Disclaimer

The Content is general information only. It is not intended to constitute legal advice or seek to be the complete and comprehensive statement of the law, nor is it intended to address your specific requirements or provide advice on which reliance should be placed. Mondaq and/or its Contributors and other suppliers make no representations about the suitability of the information contained in the Content for any purpose. All Content provided "as is" without warranty of any kind. Mondaq and/or its Contributors and other suppliers hereby exclude and disclaim all representations, warranties or guarantees with regard to the Content, including all implied warranties and conditions of merchantability, fitness for a particular purpose, title and non-infringement. To the maximum extent permitted by law, Mondaq expressly excludes all representations, warranties, obligations, and liabilities arising out of or in connection with all Content. In no event shall Mondaq and/or its respective suppliers be liable for any special, indirect or consequential damages or any damages whatsoever resulting from loss of use, data or profits, whether in an action of contract, negligence or other tortious action, arising out of or in connection with the use of the Content or performance of Mondaq’s Services.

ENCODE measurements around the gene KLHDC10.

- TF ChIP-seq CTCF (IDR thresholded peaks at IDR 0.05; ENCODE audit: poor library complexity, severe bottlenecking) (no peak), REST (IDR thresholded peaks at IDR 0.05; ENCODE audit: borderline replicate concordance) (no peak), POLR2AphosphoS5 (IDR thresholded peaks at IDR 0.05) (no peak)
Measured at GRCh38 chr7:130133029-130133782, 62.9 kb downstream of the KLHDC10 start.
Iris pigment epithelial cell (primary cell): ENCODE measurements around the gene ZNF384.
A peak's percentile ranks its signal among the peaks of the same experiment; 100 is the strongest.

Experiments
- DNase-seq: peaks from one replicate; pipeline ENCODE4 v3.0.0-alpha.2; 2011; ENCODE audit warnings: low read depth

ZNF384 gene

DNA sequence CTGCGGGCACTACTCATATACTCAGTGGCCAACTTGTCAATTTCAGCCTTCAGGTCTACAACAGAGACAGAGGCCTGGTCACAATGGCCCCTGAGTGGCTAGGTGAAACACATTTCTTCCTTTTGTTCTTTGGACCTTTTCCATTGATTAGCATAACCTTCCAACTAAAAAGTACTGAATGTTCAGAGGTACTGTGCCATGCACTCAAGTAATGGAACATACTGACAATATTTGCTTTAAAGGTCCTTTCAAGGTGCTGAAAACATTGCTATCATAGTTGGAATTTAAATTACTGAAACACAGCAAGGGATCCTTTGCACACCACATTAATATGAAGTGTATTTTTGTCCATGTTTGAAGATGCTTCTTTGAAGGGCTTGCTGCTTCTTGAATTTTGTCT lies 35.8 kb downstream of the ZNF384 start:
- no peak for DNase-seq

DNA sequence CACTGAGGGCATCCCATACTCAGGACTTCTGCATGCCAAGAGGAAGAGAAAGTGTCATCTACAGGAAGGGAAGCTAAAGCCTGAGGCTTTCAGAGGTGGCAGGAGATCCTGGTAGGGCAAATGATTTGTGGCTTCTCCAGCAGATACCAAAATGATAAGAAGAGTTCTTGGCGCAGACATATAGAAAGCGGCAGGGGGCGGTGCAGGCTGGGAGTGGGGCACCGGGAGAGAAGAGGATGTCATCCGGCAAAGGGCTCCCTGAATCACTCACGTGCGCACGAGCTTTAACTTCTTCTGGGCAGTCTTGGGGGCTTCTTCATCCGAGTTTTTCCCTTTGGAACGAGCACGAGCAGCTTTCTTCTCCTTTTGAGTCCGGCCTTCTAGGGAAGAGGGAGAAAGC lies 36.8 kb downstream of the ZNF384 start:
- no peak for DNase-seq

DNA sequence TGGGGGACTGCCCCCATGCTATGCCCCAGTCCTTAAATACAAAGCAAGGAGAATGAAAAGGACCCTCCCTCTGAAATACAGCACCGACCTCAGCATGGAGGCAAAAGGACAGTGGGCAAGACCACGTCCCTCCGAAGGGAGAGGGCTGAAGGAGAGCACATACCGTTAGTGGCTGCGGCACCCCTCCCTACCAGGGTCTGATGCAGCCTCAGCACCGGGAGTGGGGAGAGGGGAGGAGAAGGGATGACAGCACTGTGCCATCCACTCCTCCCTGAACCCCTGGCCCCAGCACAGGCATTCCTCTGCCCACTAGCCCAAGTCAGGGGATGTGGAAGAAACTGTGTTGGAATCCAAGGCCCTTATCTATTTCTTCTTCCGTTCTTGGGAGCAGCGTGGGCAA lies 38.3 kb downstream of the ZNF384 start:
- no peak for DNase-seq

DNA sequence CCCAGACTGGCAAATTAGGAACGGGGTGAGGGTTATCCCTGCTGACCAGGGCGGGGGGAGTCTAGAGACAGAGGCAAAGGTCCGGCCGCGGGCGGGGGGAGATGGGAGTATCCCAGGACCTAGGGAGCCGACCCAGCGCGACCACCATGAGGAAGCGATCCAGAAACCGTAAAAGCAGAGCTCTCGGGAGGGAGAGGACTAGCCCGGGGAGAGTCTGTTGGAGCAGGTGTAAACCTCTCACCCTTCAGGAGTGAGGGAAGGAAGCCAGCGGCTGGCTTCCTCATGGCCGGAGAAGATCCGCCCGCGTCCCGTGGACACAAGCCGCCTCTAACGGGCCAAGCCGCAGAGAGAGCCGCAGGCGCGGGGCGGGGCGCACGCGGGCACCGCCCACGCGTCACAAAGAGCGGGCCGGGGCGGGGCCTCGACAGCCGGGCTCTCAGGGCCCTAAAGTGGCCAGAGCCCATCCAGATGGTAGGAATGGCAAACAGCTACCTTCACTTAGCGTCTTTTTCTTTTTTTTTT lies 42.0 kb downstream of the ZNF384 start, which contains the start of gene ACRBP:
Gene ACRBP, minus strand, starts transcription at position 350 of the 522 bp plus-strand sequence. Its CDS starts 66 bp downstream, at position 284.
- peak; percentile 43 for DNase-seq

General

Mondaq may alter or amend these Terms by amending them on the Website. By continuing to Use the Services and/or the Website after such amendment, you will be deemed to have accepted any amendment to these Terms.